Yayoi Kusama

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Yayoi Kusama
Yayoi Kusama and Shinzo Abe (2013)
Yayoi Kusama

(1929-03-22) 22 March 1929 (age 94)
Known for
AwardsPraemium Imperiale

Yayoi Kusama (草間 彌生, Kusama Yayoi, born 22 March 1929) is a Japanese contemporary artist and writer. She is well known for her repeating dot patterns in her art. She uses a variety of media. These include painting, drawing, sculpture, movies, performance and immersive installation. Her art ranges from works on paper featuring intense semi-abstract imagery, to soft sculpture known as ‘Accumulations’, to her ‘Infinity Net’ paintings. These paintings are made up of carefully repeated arcs of paint built up into large patterns.

Since 1977, Kusama has lived voluntarily in a psychiatric institution. Much of her work has been marked with obsessiveness and a desire to escape from psychological trauma. In an attempt to share her experiences, she creates installations that immerse the viewer in her obsessive vision of endless dots and nets or infinitely mirrored space.

Biography[change | change source]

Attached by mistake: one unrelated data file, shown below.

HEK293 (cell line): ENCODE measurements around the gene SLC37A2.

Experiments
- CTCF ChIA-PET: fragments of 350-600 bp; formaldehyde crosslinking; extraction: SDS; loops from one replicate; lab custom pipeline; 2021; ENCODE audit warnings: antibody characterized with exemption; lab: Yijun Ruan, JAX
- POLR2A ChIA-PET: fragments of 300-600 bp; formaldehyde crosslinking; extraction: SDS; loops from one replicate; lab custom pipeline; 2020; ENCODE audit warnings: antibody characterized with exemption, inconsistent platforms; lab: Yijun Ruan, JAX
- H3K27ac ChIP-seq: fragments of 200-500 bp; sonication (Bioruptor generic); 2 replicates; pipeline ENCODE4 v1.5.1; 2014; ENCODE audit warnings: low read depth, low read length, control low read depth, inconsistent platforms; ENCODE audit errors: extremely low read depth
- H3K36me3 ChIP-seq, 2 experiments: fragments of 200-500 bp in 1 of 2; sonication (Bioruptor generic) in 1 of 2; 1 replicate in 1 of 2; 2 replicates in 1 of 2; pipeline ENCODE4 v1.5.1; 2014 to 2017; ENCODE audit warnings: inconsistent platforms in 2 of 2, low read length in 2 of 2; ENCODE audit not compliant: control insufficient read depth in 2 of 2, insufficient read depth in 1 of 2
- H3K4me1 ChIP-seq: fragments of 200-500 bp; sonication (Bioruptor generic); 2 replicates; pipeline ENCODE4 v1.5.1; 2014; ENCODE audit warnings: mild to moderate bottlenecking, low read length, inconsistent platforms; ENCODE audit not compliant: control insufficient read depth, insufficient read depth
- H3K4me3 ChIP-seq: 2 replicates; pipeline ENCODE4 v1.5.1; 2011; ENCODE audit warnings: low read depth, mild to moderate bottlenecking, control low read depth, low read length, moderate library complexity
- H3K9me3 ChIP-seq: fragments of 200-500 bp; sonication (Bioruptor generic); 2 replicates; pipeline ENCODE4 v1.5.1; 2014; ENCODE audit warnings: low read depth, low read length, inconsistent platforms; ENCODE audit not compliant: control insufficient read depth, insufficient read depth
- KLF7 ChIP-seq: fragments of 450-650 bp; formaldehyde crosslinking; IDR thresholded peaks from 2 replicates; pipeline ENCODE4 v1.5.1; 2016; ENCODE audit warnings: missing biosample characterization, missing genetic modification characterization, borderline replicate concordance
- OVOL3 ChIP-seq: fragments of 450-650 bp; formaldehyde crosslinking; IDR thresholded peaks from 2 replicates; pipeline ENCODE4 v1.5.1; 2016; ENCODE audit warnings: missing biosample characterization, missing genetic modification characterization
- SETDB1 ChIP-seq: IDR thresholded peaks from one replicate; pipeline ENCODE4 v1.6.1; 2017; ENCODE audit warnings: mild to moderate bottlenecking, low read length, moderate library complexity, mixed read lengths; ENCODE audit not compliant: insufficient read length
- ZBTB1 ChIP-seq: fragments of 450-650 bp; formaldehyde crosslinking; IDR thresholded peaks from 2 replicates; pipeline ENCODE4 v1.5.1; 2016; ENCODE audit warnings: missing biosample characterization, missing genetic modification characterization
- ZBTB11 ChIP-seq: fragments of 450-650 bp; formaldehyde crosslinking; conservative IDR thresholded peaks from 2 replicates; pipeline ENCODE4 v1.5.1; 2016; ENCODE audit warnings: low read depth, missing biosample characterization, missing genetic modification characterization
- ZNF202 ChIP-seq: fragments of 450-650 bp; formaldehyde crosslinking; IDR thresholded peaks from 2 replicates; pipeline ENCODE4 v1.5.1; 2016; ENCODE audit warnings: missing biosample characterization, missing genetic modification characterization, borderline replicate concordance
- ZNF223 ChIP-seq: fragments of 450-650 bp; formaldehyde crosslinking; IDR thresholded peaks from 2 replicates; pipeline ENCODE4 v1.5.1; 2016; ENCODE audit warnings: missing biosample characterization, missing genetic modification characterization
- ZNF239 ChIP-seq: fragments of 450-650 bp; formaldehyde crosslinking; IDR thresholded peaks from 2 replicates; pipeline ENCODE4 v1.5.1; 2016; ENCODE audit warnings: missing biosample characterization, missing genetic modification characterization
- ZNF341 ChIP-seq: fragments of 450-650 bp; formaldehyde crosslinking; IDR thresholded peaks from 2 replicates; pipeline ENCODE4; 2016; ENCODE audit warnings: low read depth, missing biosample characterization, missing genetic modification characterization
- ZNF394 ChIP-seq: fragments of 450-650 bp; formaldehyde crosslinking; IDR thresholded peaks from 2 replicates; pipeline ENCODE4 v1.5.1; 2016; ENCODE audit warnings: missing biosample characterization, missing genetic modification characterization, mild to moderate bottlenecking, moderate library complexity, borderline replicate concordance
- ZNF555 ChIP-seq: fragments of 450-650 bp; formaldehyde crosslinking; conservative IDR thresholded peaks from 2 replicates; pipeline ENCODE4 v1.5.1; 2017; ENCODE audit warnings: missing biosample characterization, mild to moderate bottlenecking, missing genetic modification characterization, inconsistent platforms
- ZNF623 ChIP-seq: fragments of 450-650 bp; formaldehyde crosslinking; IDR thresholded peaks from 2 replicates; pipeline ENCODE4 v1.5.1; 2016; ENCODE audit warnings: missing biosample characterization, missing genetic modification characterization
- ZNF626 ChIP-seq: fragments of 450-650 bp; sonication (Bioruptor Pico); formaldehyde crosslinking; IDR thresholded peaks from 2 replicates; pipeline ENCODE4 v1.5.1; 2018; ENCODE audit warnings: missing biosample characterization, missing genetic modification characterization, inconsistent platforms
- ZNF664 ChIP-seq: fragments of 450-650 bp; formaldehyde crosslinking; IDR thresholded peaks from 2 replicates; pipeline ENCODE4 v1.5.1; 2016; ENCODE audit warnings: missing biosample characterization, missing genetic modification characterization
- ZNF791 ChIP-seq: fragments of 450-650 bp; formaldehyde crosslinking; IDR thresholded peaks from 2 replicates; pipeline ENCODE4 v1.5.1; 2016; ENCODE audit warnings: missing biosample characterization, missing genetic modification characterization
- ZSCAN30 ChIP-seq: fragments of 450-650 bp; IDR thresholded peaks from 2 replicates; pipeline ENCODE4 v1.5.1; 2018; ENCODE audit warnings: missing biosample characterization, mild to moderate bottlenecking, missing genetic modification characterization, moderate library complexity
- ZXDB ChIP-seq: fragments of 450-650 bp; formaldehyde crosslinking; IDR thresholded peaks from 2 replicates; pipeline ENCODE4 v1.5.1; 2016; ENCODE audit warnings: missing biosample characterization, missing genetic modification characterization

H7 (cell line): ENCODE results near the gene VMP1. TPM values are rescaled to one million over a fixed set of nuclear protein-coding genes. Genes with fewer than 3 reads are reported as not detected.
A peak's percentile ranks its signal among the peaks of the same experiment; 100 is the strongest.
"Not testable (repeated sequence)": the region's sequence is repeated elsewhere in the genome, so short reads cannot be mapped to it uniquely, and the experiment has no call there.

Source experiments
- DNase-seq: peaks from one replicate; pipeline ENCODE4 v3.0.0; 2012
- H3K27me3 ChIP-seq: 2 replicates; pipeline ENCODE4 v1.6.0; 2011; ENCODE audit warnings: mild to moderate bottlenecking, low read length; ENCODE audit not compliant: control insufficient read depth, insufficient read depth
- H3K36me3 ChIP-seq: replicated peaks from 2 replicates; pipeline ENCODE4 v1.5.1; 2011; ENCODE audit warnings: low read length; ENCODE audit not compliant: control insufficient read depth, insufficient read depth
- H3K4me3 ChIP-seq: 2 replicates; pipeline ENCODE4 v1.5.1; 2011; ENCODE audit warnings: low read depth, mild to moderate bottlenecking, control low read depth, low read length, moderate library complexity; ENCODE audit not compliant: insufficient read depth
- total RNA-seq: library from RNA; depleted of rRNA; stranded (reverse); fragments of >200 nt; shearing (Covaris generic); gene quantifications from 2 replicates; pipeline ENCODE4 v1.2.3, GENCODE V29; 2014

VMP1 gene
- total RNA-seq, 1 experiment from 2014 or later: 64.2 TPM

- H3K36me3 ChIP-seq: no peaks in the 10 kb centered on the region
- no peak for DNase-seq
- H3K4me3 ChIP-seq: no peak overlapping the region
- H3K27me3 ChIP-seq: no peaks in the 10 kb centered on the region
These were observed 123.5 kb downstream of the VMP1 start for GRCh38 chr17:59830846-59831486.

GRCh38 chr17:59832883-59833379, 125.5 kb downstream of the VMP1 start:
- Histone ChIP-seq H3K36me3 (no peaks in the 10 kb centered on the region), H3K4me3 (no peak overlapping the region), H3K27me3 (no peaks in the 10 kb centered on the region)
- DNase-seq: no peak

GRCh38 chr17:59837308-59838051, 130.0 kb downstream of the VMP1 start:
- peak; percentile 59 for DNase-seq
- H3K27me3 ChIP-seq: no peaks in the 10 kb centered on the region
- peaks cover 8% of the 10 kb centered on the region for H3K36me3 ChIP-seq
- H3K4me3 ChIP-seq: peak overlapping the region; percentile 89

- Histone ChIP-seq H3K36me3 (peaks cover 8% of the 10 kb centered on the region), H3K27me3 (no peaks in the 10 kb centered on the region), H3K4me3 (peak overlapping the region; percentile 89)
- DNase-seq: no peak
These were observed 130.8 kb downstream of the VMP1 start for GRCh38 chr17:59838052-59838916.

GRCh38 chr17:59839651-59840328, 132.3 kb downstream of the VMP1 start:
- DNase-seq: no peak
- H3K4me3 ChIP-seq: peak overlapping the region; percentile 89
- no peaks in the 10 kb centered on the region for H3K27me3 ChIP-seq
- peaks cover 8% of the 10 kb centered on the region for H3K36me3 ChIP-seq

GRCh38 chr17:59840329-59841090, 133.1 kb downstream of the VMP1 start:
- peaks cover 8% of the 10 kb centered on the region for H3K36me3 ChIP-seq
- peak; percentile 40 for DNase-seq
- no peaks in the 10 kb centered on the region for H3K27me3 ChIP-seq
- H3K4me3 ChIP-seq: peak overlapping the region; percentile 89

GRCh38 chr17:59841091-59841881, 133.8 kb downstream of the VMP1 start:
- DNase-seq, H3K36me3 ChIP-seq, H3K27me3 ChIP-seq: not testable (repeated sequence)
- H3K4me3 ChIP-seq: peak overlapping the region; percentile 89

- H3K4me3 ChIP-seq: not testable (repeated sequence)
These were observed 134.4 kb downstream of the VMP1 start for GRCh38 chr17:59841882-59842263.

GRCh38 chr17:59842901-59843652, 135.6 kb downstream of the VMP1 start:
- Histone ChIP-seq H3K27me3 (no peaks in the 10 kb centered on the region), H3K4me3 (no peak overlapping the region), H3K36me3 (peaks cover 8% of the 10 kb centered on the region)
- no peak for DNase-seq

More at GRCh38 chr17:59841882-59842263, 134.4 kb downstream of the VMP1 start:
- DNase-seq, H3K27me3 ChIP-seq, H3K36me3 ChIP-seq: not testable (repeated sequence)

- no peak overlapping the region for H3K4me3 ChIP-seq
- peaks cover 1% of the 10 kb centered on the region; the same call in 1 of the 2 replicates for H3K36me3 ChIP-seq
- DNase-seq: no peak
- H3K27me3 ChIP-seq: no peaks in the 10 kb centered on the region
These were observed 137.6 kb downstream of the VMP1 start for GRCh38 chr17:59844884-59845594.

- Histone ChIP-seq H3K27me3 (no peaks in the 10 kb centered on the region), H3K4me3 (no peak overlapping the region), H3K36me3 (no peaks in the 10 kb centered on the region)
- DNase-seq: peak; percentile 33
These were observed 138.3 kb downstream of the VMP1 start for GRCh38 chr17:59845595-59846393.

Yayoi Kusama was born in 1929 in Matsumoto, Nagano. She started drawing pictures with a motif of polka dots with watercolors, pastel and oil paints at 10 years old. She entered art university in Kyoto. Afterwards, she went to the US to study art. She did intense performances whose name were “happening” there to protest wars. In 1968. her movie won the prize of the 4th Belgian International Short Film Festival. She also had exhibitions held around the world. A documentary movie about her was released in 2019. It received high evaluations.

Sickness[change | change source]

Kusama suffers from hallucinations. Her field of vision is covered with polka dots, and she says that flowers speak to her. She has had schizophrenia from childhood. She decided to paint to run away from the hallucinations and the fear of death. Her works reflect what she sees.

Art works[change | change source]

All of Kusama's works are expensive. Kusama became the most expensive living female artist at auction when White No. 28 (1960) from her signature Infinity Nets series sold for $7.1 million at a 2014 Christie's auction.[1]

References[change | change source]